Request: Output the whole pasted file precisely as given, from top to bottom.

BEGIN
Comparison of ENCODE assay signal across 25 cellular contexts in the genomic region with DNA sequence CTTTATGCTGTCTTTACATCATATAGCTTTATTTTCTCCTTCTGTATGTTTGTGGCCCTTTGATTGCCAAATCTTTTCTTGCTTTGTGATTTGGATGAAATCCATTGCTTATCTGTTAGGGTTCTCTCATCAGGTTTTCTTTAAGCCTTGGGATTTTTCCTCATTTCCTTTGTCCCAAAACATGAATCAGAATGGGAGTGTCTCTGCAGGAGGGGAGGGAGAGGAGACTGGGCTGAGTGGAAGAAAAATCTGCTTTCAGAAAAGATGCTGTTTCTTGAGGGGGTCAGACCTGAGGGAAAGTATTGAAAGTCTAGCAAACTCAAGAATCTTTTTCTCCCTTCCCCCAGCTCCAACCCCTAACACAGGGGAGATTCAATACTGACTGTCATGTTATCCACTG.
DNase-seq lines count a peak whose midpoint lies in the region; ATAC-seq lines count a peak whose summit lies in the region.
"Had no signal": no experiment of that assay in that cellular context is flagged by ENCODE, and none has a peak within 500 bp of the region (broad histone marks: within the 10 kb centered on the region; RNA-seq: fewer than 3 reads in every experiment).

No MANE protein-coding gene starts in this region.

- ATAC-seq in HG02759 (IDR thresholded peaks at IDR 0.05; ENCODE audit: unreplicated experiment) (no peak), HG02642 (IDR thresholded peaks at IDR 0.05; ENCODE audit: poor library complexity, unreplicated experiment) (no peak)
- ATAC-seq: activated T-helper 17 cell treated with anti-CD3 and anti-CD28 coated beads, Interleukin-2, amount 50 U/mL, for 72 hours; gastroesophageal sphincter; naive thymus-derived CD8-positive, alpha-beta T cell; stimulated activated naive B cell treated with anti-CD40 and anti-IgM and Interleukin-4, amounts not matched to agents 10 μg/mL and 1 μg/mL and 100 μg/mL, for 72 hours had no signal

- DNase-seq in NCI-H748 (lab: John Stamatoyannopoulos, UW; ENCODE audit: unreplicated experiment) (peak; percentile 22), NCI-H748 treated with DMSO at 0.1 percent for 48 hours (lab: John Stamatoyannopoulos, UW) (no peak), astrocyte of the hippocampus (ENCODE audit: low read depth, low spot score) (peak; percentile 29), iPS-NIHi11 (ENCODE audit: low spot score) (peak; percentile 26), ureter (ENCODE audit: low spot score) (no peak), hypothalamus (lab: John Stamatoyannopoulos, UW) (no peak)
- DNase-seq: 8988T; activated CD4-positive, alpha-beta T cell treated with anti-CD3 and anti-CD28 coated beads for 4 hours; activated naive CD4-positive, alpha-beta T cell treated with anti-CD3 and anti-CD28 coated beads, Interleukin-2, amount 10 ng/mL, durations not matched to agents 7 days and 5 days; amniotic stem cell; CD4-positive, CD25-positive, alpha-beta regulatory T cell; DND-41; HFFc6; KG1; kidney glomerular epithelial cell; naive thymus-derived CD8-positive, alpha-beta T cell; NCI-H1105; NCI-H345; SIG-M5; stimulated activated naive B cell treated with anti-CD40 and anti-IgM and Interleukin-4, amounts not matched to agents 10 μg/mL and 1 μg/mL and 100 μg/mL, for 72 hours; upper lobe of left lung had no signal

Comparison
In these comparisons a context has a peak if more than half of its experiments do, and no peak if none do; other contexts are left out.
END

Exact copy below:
Comparison of ENCODE assay signal across 25 cellular contexts in the genomic region with DNA sequence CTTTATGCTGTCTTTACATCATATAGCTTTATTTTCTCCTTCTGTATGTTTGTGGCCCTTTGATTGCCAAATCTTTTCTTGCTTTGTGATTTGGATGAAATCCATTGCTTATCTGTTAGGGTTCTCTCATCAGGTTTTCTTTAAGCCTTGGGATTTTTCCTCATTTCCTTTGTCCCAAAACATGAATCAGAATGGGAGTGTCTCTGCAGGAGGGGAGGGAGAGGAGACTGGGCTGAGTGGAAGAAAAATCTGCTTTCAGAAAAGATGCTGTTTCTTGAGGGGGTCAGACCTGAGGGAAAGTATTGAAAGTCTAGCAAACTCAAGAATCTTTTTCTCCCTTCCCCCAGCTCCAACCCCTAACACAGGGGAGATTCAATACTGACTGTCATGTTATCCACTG.
DNase-seq lines count a peak whose midpoint lies in the region; ATAC-seq lines count a peak whose summit lies in the region.
"Had no signal": no experiment of that assay in that cellular context is flagged by ENCODE, and none has a peak within 500 bp of the region (broad histone marks: within the 10 kb centered on the region; RNA-seq: fewer than 3 reads in every experiment).

No MANE protein-coding gene starts in this region.

- ATAC-seq in HG02759 (IDR thresholded peaks at IDR 0.05; ENCODE audit: unreplicated experiment) (no peak), HG02642 (IDR thresholded peaks at IDR 0.05; ENCODE audit: poor library complexity, unreplicated experiment) (no peak)
- ATAC-seq: activated T-helper 17 cell treated with anti-CD3 and anti-CD28 coated beads, Interleukin-2, amount 50 U/mL, for 72 hours; gastroesophageal sphincter; naive thymus-derived CD8-positive, alpha-beta T cell; stimulated activated naive B cell treated with anti-CD40 and anti-IgM and Interleukin-4, amounts not matched to agents 10 μg/mL and 1 μg/mL and 100 μg/mL, for 72 hours had no signal

- DNase-seq in NCI-H748 (lab: John Stamatoyannopoulos, UW; ENCODE audit: unreplicated experiment) (peak; percentile 22), NCI-H748 treated with DMSO at 0.1 percent for 48 hours (lab: John Stamatoyannopoulos, UW) (no peak), astrocyte of the hippocampus (ENCODE audit: low read depth, low spot score) (peak; percentile 29), iPS-NIHi11 (ENCODE audit: low spot score) (peak; percentile 26), ureter (ENCODE audit: low spot score) (no peak), hypothalamus (lab: John Stamatoyannopoulos, UW) (no peak)
- DNase-seq: 8988T; activated CD4-positive, alpha-beta T cell treated with anti-CD3 and anti-CD28 coated beads for 4 hours; activated naive CD4-positive, alpha-beta T cell treated with anti-CD3 and anti-CD28 coated beads, Interleukin-2, amount 10 ng/mL, durations not matched to agents 7 days and 5 days; amniotic stem cell; CD4-positive, CD25-positive, alpha-beta regulatory T cell; DND-41; HFFc6; KG1; kidney glomerular epithelial cell; naive thymus-derived CD8-positive, alpha-beta T cell; NCI-H1105; NCI-H345; SIG-M5; stimulated activated naive B cell treated with anti-CD40 and anti-IgM and Interleukin-4, amounts not matched to agents 10 μg/mL and 1 μg/mL and 100 μg/mL, for 72 hours; upper lobe of left lung had no signal

Comparison
In these comparisons a context has a peak if more than half of its experiments do, and no peak if none do; other contexts are left out.